‘I don’t know if we’ll come together again’: B.C. chief says pipeline created scar that will take years to heal - APTN NewsAPTN News

‘I don’t know if we’ll come together again’: B.C. chief says pipeline created scar that will take years to heal



Members of the media wait at an RCMP roadblock for news of the raid many kilometres up the road.

Kathleen Martens
The economic boom promised by a natural gas pipeline is coming at a steep human price for a northern B.C. First Nation.

“I’ve had looks that would kill,” said Chief Victor Jim.

“I should be dead many times over.”

Jim, elected to Witset band council a year ago, said the battle over the Coastal GasLink (CGL) project has left a deep scar on his Wet’suwet’en community of 2,000.

That battle led to the RCMP moving in Monday to arrest band members from the Gidimt’en and Unist’ot’en clans who oppose the development, backed by five hereditary chiefs.

Jim said it was painful to learn of arrests.

“That never should have happened,” he said of the RCMP operation that continued Tuesday south of Houston, B.C.

“This has divided the community.”

RCMP took 14 people into custody at a homemade checkpoint on the Morice River Forest Road leading to the Unist’ot’en camp on the other side of the Morice River bridge.

Police were enforcing a court injunction approved Dec. 14, 2018 – something the company said Tuesday it wanted to avoid.

“It has been a long, and sometimes difficult, journey but we are proud of the relationships we’ve built, and the support of the communities and all 20 elected Indigenous bands along the route as well as the many hereditary chiefs who also support the project,” CGL president Rick Gateman said in an open letter released Tuesday.

The national chief of the Assembly of First Nations said using force against peaceful protesters was “a violation of their human and Aboriginal rights.

“Building consensus under duress will make the resolution of the situation in northern British Columbia very difficult,” Perry Bellegarde said in a statement Tuesday.

“Real consensus will be built when the parties, with very different views, come together in meaningful and productive dialogue.”

The 10-year-old Unist’ot’en camp, while serving as a homestead and protest site, is also an addiction treatment centre.

Jim said his own brother was treated there.

“I’m between a rock and a hard place,” he said. “I’m an elected chief and a hereditary chief.”

The Wet’suwet’en system of clans and houses of membership has been around much longer than the Indian Act and its rules for Indigenous governance in Canada.

The hereditary chiefs describe themselves as caretakers of the land while elected officials look after government programs and allowances.

Jim said the pipeline was coming through the territory whether his people liked it or not. So they agreed to accept the financial benefit that came along with it and the promise of employment for 80 per cent of the population.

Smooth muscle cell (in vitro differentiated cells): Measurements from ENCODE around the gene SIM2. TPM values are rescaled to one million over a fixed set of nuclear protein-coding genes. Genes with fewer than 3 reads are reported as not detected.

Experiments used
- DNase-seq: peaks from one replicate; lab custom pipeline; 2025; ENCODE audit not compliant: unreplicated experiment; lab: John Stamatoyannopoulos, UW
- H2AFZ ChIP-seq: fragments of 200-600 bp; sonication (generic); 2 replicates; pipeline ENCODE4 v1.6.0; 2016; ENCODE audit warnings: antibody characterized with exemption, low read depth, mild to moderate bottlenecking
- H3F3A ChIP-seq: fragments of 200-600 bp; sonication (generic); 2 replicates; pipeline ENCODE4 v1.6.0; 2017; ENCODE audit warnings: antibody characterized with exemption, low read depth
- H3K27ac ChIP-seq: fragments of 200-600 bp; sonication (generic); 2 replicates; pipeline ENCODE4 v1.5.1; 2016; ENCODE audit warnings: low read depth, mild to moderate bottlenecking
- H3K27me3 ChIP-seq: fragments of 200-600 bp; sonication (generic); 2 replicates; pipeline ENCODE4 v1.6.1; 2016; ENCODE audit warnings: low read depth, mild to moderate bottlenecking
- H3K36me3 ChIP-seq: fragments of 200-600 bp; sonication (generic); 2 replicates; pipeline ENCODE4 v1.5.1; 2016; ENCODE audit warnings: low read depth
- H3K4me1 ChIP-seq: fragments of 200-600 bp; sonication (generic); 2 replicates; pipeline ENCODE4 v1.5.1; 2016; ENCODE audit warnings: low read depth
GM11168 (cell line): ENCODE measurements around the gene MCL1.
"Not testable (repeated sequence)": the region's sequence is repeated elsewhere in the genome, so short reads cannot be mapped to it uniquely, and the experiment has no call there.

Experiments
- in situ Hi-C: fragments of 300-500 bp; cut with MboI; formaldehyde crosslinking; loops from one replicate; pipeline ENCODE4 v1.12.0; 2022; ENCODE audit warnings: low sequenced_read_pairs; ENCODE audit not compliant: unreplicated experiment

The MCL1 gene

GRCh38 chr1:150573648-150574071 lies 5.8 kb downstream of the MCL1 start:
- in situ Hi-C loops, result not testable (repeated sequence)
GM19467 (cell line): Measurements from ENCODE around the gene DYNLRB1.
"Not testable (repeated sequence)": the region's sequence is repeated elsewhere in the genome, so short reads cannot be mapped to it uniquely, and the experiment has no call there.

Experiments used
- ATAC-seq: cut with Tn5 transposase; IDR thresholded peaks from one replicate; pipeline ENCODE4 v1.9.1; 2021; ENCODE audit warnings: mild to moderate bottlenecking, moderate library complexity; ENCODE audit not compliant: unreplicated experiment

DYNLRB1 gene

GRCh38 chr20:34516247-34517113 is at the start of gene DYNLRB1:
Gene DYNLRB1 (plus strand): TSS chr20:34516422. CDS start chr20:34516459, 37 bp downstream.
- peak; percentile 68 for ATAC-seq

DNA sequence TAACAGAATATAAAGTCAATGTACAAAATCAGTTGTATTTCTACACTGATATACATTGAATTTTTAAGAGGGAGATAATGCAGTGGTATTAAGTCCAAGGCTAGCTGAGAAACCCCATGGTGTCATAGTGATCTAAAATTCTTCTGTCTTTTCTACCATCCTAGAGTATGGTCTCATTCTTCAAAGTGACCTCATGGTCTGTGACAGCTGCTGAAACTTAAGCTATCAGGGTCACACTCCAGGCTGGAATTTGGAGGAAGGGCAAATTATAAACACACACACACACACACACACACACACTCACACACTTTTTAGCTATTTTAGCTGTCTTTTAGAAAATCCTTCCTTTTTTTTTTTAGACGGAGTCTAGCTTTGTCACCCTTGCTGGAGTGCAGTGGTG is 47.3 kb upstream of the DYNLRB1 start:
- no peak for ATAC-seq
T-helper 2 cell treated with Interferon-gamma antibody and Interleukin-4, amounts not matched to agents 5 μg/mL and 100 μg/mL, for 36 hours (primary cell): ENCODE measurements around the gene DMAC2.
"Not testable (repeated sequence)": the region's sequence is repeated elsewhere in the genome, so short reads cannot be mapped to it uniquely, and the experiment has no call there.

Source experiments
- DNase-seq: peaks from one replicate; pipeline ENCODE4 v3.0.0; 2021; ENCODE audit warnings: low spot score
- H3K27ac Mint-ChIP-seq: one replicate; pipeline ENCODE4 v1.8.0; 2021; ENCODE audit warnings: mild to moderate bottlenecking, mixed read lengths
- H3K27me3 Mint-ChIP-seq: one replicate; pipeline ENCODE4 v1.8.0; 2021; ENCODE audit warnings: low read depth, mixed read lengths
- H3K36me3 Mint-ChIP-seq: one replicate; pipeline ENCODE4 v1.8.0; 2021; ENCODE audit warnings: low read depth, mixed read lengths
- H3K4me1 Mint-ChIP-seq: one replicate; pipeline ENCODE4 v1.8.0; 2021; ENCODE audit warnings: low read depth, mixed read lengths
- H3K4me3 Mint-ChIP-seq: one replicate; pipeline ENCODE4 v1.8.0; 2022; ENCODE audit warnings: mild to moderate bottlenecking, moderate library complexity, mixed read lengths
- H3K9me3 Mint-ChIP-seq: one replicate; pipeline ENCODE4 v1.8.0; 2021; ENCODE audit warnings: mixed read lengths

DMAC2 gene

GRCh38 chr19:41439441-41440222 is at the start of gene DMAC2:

“There were no payments to individuals (on council),” he said in an interview Tuesday.

“That money will be used for the community – to improve roads, (help) save our language… and build houses.”

His is one of 20 elected band councils along the 670 km pipeline route to accept financial and other incentives in exchange for allowing construction.

CGL said it tried for six years to meet with hereditary chiefs.

Jim said his council did, too.

“We tried to talk to them. They refused,” he said.

But seeing his people arrested to make way for the pipeline was upsetting, Jim said.

Carmen Nikal, one of the 14 arrested Monday, said it was also a bit scary.

“I stood my ground and I was somewhat to the side,” she said, “but police were aggressive.”


(Carmen Nikal at home after her release by the RCMP. Photo: APTN)

Nikal said a homemade alarm sounded at the checkpoint to alert them RCMP were coming over the wooden barrier.

She said there was jostling and yelling as she tried to think of a message to shout out.

“I said, ‘This is not reconciliation,’” she said in an interview at her home in Smithers, B.C. a day after being released from custody.

“I don’t even want to hear that word again. This is not my idea of reconciliation.”

Nikal said police were polite but somewhat disorganized as they arrested her, unable to find a vehicle to transport her to their detachment in Houston.

She was one of two older women processed locally, she said, while a larger group of younger protesters was driven four hours to Prince George, B.C., to spend the night in cells before appearing before a justice of the peace.

A charge sheet shows Nikal faces one of count of civil contempt of the court order.

RCMP spokesperson Cpl. Madonna Saunderson confirmed RCMP were back at the site Tuesday, and continued to keep it blocked off to the public and members of the media.

She declined to reveal details of the police operation, such as the number of officers involved, how long it took to plan and why the road block went up where it did.

But she said it was for everyone’s good.

“There are a number of safety concerns for the public, the police officers involved and media, and anybody else who came to the scene.

However, “I will not speak specifically to the exact safety concerns.”

Once the RCMP leave, Jim said his community has to move forward.

“I don’t know if we’ll come together again,” he said.

“I can’t tell (hereditary chiefs) what they should do. I can’t tell anyone what should happen.”




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